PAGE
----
Adina David, Ladies in Real Estate: More needs to be done in retaining and promoting female talent in the real estate industry

CREW UK launched its first mentorship programme, providing an opportunity for professionals in real estate to connect with and learn from senior executives in the industry. In this exclusive interview, we spoke with Adina David, Founder of Ladies in Real Estate, about the CREW UK  mentorship programme and the need to increase gender representation in real estate.

What motivated you to create a mentorship programme for CREW UK? Why was there a need for it?

Adina David: CREW UK approached me, via my organisation, Ladies in Real Estate (LiRE), to partner up on this mentorship programme. Their platform is still growing in the UK, but they are a huge organisation in the US with a very large network and extensive resources. This programme was an extension of one they already run in the US, so the technology platform was already set up and ready to use. I think our two organisations share similar values around openness and inclusivity, focusing on helping women across the entire property industry to network, build relationships, and grow together. I think more organisations within our space need to come together to collaborate because we can have a much greater impact when we unite our resources. Mentorship is always valuable to all professionals because it allows us to think through our paths with others who have already experienced aspects of it and that support is key to growth. Covid19 has also put the world on a bit of a pause and I think now is an excellent time for some introspection and reflection on where we want to go, which I think mentorship can help uncover.

What do you hope to achieve through this mentorship programme?

Adina David: My hope is that the collaboration between LiRE and CREW UK will be seen as a positive step of two women’s organisations coming together to help fellow women in the UK property industry. I hope that the programme creates meaningful conversations and relationships that will last beyond the duration of the programme. I especially hope that personal relationships are formed so that women, who are a minority in our industry, feel supported to continue within the sector and grow as professionals.

What are you looking for in a mentorship programme applicant? Do you have any advice for applicants? What can they do to stand out in their application?

Adina David: This was open to all members of our two organisations on a first-come, first-served basis. There was no other qualification and it was also open to men (we do have male mentors). The only request of the mentees was that they engage with their mentors, stay proactive in the relationship, plan the agenda for the meetings, and ensure follow up. This is an initial six-month pilot of the programme in the UK, so we can give better guidance following feedback from participants.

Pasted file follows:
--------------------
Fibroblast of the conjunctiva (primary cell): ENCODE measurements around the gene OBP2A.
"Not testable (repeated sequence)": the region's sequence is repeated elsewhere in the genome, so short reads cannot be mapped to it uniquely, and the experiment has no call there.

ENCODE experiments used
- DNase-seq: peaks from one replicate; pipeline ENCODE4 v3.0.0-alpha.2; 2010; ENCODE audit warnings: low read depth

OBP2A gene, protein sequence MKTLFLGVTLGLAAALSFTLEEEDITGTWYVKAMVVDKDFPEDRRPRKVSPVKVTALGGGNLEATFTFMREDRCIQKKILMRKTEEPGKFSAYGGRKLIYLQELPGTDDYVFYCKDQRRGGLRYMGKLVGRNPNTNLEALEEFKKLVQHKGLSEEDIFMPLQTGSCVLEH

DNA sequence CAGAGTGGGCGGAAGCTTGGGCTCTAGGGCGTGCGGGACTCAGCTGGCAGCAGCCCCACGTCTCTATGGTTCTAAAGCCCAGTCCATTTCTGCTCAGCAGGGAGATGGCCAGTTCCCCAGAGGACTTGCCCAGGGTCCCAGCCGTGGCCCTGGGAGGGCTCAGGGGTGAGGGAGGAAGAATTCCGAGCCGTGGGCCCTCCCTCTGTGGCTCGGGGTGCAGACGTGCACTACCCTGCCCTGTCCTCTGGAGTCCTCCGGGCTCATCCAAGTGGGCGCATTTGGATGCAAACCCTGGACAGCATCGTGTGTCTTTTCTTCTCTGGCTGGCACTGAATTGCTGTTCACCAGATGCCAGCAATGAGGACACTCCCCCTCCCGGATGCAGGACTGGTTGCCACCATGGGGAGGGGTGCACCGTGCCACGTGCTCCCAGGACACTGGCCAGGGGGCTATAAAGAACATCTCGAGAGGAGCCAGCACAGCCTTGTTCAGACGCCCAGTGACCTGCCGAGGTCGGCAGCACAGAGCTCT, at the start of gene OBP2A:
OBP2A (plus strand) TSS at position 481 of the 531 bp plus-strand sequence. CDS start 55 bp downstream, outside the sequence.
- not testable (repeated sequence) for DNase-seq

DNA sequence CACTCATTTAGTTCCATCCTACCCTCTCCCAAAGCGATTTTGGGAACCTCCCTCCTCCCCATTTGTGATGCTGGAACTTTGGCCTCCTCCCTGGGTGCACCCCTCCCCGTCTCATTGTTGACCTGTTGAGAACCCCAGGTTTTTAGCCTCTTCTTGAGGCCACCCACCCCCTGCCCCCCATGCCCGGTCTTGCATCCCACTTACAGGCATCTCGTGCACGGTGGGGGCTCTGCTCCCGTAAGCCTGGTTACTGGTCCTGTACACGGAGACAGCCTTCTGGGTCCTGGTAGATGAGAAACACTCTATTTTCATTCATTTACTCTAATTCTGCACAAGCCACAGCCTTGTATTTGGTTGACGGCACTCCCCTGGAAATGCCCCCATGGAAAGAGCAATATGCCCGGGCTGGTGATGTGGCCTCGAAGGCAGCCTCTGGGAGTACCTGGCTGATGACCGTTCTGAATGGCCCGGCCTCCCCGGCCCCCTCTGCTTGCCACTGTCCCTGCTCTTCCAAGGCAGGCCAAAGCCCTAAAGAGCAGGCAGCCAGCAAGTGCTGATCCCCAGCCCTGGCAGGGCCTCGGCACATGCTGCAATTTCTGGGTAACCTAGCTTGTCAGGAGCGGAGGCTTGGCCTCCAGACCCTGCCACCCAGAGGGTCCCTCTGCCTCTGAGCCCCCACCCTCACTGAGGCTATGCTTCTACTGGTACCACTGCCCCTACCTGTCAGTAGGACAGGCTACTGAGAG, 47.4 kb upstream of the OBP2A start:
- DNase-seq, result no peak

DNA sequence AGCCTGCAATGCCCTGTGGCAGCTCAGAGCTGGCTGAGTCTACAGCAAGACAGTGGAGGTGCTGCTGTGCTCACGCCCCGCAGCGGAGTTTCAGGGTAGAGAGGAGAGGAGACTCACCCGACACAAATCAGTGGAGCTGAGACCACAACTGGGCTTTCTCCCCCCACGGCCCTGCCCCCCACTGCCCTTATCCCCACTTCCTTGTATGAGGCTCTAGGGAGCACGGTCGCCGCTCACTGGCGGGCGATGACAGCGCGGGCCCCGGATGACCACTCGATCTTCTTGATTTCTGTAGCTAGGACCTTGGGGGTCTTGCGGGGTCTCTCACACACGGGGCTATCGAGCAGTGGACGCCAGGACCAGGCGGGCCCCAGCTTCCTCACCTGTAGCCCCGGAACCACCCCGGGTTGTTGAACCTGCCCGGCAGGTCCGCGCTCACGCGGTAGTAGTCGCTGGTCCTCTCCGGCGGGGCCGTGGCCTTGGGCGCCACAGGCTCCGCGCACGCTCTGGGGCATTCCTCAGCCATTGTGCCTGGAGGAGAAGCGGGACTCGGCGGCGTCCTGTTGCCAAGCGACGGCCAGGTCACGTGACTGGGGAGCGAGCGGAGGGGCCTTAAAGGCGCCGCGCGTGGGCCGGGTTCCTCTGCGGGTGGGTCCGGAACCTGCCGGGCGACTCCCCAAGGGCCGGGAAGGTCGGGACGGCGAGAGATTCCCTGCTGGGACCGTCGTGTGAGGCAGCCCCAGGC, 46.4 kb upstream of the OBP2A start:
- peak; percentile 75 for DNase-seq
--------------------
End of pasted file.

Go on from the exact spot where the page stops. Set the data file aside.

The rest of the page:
The real estate sector has been historically a largely male-led sector, would you say that that still the case? If yes, what needs to change to establish greater gender representation in real estate? If it is not the case any more, what brought about this change and how can companies in the real estate industry continue to promote gender diversity?

Adina David: The real estate sector is still failing to attract a lot of women and I believe it has to do with education about the sector. The industry is not really promoted in schools enough and many only end up in it because of family members or chance (e.g., they attend a school or programme that attracts recruitment from large real estate companies). I think the industry needs to cast a wider net to schools outside the usual group. Whilst some companies have done a good job at balancing their junior recruits, we’re still not seeing the industry is very balanced as you go up in seniority. More needs to be done in retaining and promoting female talent, which I think can be done if they are encouraged to be a part of support networks, such as LiRE or CREW UK or others.

Does gender play a role in how people in the real estate industry handle business? Is there such a thing as a ‘female’ approach to commercial real estate?

Adina David: I think overall women-led companies outperform those led by men. Sadly, there are not very many of those in commercial real estate to point to. There are many senior women in the industry who are doing very well, but we need to do more at the C-suite and board level to balance it out. I’m not sure we need a “female” approach – we just need more women represented to reflect the overall society. The built environment affects everyone and the industry that directly impacts it should be open to and represent everyone as well.

How can companies in the real estate industry promote greater inclusion in their workplace culture? What are the challenges of this and what does the industry stand to gain from better integration of diversity?

Adina David: The shift has to be intentional and quotas need to be created, at least initially, to enact real change. Charges of tokenism may come up, but visibility is so important that just by having women and ethnic minorities gain more representation at the top will tell others that there is room for them, and that the industry is open to diverse opinions and thoughts that reflect the wider society. This will help with a more well-rounded culture and support out-of-the-box thinking that cannot happen if established notions of doing business are not challenged.

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